CLEVELAND — His first loves were Ryne Sandberg, Mark Grace and Sammy Sosa. He believes Steve Bartman is totally innocent. And he’s ecstatic to see the Cubs in the World Series because of what it means to his family and friends.
But don’t mistake any of the Cubs nostalgia that Cleveland Indians second baseman Jason Kipnis is feeling for weakness. When the 112th World Series kicks off between the Cubs and Indians on Tuesday night, the Northbrook native has no issue extending the North Siders’ misery one more year.
“Let me reiterate — there’s zero conflict at all,” Kipnis said at media day on Monday at Progressive Field. “It was like, ‘Why do I have to beat the Cubs?’ Not ‘Why does this have to be versus the Cubs?’ There’s not one part of me that (wants the curse to end). Let’s be clear on that.”
What isn’t quite as certain is Kipnis’ status for Game 1, which starts at 7:08 p.m. CST. The veteran sustained a freak ankle injury — “it wasn’t exactly a mild sprain,” he said — during a victory celebration on Wednesday after the Indians wrapped up their first American League pennant since 1997. Kipnis said the swelling in his ankle has reduced and he’s hopeful to be ready to play “on the biggest stage in front of everyone I know.”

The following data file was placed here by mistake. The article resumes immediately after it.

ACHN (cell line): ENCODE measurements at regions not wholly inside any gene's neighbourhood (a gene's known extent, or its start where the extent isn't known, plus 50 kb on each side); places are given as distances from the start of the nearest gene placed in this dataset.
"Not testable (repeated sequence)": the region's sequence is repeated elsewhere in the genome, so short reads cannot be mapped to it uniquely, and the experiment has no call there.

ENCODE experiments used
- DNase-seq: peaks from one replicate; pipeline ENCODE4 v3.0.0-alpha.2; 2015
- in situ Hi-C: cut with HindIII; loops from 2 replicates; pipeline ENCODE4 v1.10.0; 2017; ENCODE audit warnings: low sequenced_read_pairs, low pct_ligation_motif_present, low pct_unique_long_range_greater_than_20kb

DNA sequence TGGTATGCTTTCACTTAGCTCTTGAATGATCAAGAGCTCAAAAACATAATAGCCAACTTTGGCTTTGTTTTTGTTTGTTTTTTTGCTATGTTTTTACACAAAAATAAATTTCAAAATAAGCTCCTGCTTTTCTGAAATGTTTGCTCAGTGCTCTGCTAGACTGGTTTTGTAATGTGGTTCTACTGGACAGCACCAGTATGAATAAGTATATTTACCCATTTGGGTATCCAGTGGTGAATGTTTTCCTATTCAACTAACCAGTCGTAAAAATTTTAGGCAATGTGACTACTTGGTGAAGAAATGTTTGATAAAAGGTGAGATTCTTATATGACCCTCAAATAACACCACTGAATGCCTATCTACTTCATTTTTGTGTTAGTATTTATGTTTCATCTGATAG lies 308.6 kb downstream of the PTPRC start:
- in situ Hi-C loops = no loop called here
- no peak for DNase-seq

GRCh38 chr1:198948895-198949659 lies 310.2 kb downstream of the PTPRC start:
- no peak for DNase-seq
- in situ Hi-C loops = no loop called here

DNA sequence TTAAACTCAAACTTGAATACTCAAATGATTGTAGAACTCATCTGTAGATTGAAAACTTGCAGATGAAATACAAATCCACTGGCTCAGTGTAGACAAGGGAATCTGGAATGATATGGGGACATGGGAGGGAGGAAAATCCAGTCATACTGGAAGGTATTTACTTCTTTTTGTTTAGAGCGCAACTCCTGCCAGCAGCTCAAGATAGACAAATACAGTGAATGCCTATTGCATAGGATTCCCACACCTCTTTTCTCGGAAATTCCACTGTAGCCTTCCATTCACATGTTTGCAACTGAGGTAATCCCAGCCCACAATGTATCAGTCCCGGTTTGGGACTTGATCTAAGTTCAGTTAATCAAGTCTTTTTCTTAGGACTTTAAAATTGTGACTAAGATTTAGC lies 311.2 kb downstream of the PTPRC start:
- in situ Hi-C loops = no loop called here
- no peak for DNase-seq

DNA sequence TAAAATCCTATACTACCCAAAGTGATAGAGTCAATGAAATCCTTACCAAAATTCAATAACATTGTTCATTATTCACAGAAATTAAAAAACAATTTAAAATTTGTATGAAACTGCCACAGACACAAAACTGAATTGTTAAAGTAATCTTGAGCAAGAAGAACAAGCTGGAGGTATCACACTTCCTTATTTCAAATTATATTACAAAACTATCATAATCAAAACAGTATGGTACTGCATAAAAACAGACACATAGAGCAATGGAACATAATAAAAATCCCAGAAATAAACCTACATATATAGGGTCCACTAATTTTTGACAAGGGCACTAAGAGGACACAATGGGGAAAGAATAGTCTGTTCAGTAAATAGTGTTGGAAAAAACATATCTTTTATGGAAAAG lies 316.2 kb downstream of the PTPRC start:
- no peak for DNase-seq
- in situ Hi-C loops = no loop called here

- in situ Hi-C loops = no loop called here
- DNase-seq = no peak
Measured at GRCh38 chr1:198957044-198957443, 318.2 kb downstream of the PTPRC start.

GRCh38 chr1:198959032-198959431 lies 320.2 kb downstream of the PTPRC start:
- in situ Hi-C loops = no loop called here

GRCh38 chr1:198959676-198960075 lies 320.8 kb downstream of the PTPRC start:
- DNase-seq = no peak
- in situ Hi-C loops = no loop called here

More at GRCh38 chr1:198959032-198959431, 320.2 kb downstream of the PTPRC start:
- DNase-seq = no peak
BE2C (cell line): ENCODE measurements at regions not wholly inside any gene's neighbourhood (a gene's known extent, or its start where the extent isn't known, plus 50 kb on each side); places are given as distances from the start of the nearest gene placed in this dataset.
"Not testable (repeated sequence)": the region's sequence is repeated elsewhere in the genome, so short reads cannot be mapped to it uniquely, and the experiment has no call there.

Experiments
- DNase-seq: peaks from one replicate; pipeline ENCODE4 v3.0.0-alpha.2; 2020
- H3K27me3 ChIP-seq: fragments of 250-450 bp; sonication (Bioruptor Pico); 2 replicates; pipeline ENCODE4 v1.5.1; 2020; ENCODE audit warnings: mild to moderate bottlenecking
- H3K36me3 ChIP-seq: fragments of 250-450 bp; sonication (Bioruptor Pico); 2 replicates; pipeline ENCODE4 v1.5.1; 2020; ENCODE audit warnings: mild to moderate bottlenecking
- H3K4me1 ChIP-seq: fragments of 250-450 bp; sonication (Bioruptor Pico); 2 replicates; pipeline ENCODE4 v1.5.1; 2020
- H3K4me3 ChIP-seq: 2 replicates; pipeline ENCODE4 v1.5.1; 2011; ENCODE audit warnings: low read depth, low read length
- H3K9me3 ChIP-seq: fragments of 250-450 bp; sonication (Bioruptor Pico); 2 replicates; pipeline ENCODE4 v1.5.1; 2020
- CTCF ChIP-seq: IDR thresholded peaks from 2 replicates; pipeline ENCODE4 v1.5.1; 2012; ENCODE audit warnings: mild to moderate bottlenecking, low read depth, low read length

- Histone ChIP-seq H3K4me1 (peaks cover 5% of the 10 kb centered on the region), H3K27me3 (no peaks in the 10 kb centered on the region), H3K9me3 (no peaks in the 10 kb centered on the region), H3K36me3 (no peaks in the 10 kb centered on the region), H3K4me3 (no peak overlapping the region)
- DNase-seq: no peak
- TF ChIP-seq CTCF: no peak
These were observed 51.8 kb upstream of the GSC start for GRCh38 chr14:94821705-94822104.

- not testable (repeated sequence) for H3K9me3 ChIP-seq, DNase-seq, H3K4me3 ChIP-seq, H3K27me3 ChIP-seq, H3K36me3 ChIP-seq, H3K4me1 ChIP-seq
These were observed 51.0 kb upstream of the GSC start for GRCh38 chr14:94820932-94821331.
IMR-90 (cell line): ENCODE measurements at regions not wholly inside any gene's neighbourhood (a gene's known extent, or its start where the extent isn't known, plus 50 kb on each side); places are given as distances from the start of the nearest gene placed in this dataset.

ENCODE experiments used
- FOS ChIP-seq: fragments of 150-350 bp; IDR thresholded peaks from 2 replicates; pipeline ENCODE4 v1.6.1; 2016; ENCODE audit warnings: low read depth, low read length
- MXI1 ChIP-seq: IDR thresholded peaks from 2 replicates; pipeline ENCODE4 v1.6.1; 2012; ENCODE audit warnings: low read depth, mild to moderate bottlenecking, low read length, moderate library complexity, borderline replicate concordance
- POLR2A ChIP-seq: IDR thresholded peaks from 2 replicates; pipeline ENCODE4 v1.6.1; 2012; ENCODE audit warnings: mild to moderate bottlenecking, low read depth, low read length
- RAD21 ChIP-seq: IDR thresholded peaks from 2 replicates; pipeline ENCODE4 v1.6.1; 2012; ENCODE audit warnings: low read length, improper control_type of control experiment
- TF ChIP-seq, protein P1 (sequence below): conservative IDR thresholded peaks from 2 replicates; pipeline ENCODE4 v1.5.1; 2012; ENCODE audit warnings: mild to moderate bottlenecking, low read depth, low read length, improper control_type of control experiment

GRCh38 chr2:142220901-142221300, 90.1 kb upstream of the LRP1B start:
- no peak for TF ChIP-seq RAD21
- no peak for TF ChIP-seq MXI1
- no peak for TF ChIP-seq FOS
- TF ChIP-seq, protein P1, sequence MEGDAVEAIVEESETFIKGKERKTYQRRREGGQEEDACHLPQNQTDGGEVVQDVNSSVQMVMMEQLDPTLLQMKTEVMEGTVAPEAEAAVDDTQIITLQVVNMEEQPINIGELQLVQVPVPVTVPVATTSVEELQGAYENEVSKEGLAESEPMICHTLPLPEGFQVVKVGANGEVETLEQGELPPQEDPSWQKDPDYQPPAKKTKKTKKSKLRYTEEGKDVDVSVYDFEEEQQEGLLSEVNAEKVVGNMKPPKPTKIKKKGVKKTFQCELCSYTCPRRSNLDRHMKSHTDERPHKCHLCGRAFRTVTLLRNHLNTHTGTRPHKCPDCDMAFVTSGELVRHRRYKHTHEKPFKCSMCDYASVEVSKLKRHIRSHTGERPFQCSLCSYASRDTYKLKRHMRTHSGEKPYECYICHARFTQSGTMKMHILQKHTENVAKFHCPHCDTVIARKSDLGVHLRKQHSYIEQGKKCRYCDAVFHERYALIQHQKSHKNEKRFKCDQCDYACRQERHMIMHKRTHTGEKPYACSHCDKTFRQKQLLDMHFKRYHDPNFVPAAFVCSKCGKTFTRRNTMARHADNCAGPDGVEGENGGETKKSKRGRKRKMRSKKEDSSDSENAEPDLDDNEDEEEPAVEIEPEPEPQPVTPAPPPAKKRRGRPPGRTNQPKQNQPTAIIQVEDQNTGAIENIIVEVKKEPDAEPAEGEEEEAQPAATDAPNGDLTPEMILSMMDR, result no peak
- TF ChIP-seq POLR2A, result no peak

Already pleased with his own accomplishments, Kipnis, 29, said he was overcome with emotion on Saturday night as he read the social media posts of friends and family after the Cubs wrapped up their first trip to the Fall Classic since 1945. Kipnis’ love for the Cubs started early with Sandberg and Grace and flourished with the epic 1998 home run chase between Sosa and Mark McGwire.
A neighbor of Bartman’s, Kipnis hopes the Cubs reunite with one of the most infamous fans in baseball history now that the club has returned to the World Series after a 71-year absence. Kipnis recalls how the incident made Bartman the talk of the town and how it also required a police presence outside his home in case an overzealous fan took things a little too far.
“He never asked for all the stuff that probably happened to him afterwards,” Kipnis said. “I don’t think he deserved any of that. He’s actually probably a very loyal fan and wanted a foul ball and it was just the way the events turned that turned him into a scapegoat.
“I would love it to see if he threw out a first pitch. Probably everyone would go nuts.”
Despite their love of the Cubs, Kipnis said loved ones refuse to put him in awkward spot. He knows how deep their attachments are and yet Kipnis has never felt any animosity — even if he wants to extend the drought one more year.
“It’s just what I grew up around and it’s just going to be fun,” Kipnis said. “It shouldn’t be a conflict, shouldn’t be nerve-wracking at all. It’s really just one of those professional perfect storms that kind of comes to a player’s opportunity where you get to play in front of everyone you know.
“They’re like, ‘There’s no question who we’re rooting for.’ That means a lot to me.”